Friday, August 18, 2017

NLD rallies behind its leader’s proxy choice

UPDATE: Parliament houses confirm NLD nominees

Barring unforeseen circumstances, the two houses of parliament are to vote separately today on their candidates for the presidency, with the NLD’s overwhelming majority ensuring that Daw Aung San Suu Kyi’s chosen proxy will emerge victorious ahead of a final vote by the combined chambers next week.

Daw Aung San Suu Kyi leaves a meeting with MPs in Nay Pyi Taw yesterday evening, after the National League for Democracy unveiled its two presidential mominess. Photo: Aung Khant / The Myanmar TimesDaw Aung San Suu Kyi leaves a meeting with MPs in Nay Pyi Taw yesterday evening, after the National League for Democracy unveiled its two presidential mominess. Photo: Aung Khant / The Myanmar Times

U Htin Kyaw, a trusted aide with apparently no military background and little political experience, was nominated yesterday by the National League for Democracy in the lower house as a candidate for president. Henry Van Thio, a hitherto-obscure ethnic Chin Christian lawmaker, was put forward as a presidential nominee from the upper house.

Four months of uncertainty, secrecy and speculation ended with confirmation that the NLD leader had failed in top-level talks with the military to get around the constitutional provision barring her from the presidency. She will attempt to run the government “above the president”, even while the Tatmadaw controls three key ministries.


U Htin Kyaw: from computer science grad to NLD loyalist


Despite having only 42 MPs following its heavy defeat in last November’s elections, the military-backed Union Solidarity and Development Party made a last defiant gesture by putting forward its own two candidates yesterday.

Sai Mauk Kham, current vice president and an ethnic Shan, was nominated as the USDP lower house candidate, and former speaker U Khin Aung Myint was named as its upper house candidate.

NLD MPs did not hide their disappointment that Myanmar’s voters will not have the politician they wanted as president, even though 69-year-old U Htin Kyaw will become the country’s first elected head of government without a military pedigree since U Nu was ousted by the Tatmadaw in 1962.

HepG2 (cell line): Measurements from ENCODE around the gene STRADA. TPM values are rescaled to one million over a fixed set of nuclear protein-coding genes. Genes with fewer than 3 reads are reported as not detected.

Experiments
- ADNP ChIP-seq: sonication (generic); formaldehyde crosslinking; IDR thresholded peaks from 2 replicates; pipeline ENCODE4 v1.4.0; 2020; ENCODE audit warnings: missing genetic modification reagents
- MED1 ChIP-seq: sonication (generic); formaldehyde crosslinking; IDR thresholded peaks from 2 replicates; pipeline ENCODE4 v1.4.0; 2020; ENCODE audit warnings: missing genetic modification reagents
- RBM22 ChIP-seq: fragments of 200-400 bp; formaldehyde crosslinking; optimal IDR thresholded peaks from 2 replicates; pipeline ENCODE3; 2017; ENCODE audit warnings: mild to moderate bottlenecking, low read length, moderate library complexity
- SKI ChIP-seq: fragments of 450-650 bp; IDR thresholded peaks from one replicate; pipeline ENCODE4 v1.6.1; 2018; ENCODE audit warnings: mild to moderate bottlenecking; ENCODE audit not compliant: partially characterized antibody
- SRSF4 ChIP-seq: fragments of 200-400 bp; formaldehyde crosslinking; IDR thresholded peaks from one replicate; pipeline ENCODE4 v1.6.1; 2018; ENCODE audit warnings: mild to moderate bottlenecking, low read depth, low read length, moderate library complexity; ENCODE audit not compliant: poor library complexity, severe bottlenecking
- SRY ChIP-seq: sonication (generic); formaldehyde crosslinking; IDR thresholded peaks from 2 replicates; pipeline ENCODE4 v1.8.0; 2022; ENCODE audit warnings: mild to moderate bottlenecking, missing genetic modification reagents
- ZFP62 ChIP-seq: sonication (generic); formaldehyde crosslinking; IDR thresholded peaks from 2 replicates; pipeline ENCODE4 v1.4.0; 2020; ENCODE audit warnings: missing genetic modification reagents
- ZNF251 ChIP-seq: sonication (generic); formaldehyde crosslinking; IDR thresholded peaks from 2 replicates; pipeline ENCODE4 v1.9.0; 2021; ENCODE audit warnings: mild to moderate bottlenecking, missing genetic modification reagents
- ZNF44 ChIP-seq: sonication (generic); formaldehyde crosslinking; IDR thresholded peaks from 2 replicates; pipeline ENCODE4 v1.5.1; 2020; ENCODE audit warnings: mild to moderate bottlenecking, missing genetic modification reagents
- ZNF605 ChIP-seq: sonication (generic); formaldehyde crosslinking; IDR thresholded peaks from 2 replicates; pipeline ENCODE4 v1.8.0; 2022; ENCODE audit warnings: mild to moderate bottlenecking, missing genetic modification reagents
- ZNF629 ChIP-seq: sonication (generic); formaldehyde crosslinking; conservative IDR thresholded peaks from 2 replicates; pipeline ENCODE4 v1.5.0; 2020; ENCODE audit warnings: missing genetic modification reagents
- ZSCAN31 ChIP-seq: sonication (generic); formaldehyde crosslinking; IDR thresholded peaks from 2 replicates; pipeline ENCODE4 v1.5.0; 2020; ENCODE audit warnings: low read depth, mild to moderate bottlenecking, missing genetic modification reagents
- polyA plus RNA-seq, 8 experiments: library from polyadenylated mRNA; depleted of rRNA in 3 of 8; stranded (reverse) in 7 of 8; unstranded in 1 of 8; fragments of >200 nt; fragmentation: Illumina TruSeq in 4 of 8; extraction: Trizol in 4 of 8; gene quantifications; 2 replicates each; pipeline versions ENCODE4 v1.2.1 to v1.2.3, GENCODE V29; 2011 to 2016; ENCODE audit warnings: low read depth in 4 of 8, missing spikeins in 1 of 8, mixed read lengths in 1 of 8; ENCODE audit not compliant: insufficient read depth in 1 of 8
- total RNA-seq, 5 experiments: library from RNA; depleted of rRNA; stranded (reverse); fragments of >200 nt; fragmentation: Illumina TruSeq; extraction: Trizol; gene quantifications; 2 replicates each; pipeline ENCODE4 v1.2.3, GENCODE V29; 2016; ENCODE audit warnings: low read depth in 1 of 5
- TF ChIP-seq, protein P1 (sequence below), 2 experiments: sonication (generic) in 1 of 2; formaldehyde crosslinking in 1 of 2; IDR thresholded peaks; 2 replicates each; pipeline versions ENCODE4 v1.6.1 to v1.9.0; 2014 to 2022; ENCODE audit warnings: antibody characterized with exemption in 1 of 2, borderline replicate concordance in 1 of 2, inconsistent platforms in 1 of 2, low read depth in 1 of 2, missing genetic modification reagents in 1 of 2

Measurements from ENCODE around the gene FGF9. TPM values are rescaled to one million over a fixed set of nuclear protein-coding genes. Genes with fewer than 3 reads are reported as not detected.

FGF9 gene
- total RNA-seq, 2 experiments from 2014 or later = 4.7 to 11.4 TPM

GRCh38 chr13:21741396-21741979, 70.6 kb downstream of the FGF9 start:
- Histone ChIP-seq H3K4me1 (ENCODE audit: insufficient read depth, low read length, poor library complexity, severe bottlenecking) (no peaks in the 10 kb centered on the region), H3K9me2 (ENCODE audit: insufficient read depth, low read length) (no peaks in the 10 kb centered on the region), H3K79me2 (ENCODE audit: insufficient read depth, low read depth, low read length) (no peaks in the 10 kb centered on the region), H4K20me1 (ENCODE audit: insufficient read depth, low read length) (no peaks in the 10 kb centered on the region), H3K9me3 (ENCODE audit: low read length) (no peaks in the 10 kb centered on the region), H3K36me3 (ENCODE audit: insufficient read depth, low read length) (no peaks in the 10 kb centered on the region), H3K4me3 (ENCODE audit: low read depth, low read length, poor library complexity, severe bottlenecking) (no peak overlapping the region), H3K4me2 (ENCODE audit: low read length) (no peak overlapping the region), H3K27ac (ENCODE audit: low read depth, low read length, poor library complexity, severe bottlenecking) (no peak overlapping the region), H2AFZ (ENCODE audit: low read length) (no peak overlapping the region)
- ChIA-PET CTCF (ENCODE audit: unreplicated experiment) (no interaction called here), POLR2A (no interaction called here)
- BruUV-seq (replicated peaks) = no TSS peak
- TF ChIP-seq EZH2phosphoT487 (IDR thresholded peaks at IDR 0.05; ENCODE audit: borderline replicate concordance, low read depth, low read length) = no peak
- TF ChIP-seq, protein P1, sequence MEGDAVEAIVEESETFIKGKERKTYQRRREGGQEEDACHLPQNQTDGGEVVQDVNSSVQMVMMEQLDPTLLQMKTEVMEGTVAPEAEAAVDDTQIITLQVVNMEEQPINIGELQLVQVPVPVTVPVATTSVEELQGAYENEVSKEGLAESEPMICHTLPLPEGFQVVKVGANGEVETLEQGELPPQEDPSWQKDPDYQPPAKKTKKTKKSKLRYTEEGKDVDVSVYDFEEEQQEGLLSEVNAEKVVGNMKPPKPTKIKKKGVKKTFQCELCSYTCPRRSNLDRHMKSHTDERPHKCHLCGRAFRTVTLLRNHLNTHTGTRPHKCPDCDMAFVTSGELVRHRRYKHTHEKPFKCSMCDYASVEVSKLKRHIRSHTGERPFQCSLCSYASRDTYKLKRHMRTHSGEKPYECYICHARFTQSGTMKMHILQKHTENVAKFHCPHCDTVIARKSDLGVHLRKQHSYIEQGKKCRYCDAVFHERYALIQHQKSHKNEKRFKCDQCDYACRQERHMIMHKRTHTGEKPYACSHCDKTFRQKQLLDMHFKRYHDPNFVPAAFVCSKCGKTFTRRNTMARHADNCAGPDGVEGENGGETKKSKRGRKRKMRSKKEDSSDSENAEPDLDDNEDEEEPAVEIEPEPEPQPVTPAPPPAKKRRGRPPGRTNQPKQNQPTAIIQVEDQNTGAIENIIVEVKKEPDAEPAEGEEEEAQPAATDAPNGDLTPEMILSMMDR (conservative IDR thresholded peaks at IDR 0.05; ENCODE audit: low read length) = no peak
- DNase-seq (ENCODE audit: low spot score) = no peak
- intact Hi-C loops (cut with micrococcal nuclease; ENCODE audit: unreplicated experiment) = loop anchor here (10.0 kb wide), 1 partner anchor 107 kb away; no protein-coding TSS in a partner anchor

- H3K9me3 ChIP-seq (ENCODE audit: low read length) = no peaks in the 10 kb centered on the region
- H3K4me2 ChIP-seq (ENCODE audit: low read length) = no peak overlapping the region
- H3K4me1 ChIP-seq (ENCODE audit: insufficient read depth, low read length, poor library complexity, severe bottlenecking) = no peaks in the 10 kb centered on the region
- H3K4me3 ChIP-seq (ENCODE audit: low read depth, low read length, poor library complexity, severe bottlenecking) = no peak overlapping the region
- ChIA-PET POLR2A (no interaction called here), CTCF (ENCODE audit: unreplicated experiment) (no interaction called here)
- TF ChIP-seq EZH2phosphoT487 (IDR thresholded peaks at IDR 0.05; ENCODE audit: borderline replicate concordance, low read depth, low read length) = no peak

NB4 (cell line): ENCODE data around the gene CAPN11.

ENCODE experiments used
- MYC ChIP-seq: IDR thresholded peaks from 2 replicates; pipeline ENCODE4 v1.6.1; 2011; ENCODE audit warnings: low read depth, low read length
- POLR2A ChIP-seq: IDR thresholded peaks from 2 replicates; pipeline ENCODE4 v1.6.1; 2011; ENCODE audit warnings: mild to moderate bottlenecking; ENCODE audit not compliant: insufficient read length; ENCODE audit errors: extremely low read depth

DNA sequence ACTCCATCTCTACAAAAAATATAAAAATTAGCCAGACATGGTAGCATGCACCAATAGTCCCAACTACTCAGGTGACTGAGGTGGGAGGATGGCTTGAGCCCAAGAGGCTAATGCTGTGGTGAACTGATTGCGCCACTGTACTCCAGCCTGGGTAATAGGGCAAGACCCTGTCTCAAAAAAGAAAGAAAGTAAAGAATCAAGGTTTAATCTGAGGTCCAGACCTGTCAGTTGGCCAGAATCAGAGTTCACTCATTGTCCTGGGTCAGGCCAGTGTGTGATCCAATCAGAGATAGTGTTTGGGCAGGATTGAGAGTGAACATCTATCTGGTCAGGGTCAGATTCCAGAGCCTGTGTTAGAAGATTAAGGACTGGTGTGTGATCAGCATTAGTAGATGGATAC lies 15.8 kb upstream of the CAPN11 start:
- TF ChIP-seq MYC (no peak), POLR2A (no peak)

“We feel sorry that Daw Aung San Suu Kyi could not become president, but we made the best decision to nominate the most suitable person in U Htin Kyaw. We believe he can do the best for the country,” said U Myo Aung, a Pyithu Hluttaw NLD representative and former military doctor who had been tipped as among the front-runners.

Daw Aung San Suu Kyi did not take part in yesterday’s parliamentary session but issued a statement which some read as an admission that the NLD had fallen short during the protracted transition process.

“As we continue to try to realise the people’s desire completely, we’d like to respectfully request people to support and surround us with great wisdom to reach the goal we aim to achieve peacefully. Implementing the people’s will completely is the commitment of the NLD, so we will try our best,” the 70-year-old leader said.

A seven-member parliamentary vetting committee will scrutinise the winning candidates for their eligibility under section 59 of the constitution which requires them to be over 45, have knowledge of military affairs and no direct relatives who are foreign citizens.

The committee is made up of the two Speakers, two deputy speakers and one representative each from the upper house, lower house and the military. The lower house approved U Myo Aung as its representative while U Ba Myo Thein, also an NLD lawmaker, was approved in the upper house. The military nominated General Than Soe.

Under the 2008 constitution written by the former junta, the military bloc holding 25 percent of seats in parliament also appoints one candidate for the presidential contest, guaranteeing the Tatmadaw one of the two vice presidents.


Henry Van Thio: from Chin mountains to high office


Lieutenant Colonel Ye Naing Oo said its nomination had already been submitted to the Pyidaungsu Hluttaw, which would announce the name.

The combined chambers of parliament, which acts as an electoral college, is due to meet next on March 14 when it will confirm the vetting committee. The final vote for president and the two vice presidents may not take place until late next week.

The new president is to take office on March 30 at the end of U Thein Sein’s five-year term. He then appoints his cabinet, with speculation now turning to whether Daw Aung San Suu Kyi will choose an executive position, such as foreign minister.

USDP lawmaker and former military general U Hla Htay Win defended the USDP’s decision to put forward candidates. “We proposed presidential nominees because we want to participate in this process. Moreover we nominated quality candidates who have the ability to work for the sake of the country,” he said.

Asked for his personal view on whether U Htin Kyaw can lead the country, he replied, “I assume he is suitable.” He declined to elaborate on his expectations of the next president, however.

NLD MPs admitted they knew little about U Htin Kyaw but willingly accepted the decision of Daw Aung San Suu Kyi, despite the opaque selection process.


Analysis: Outsourcing the presidency – the proxy problem


“I’m so sad but I couldn’t do anything for her. Personally I like U Htin Kyaw as he is an educated man with the qualifications to lead the country,” said Daw Myint Myint Soe.

MPs from other parties said they felt left in the dark.

“I only heard his name, but don’t know anything about him,” said U Kyin Wan, a Pyithu Hluttaw MP of the Wa Democratic Party.


Additional reporting by Pyae Thet Phyo and Swan Ye Htut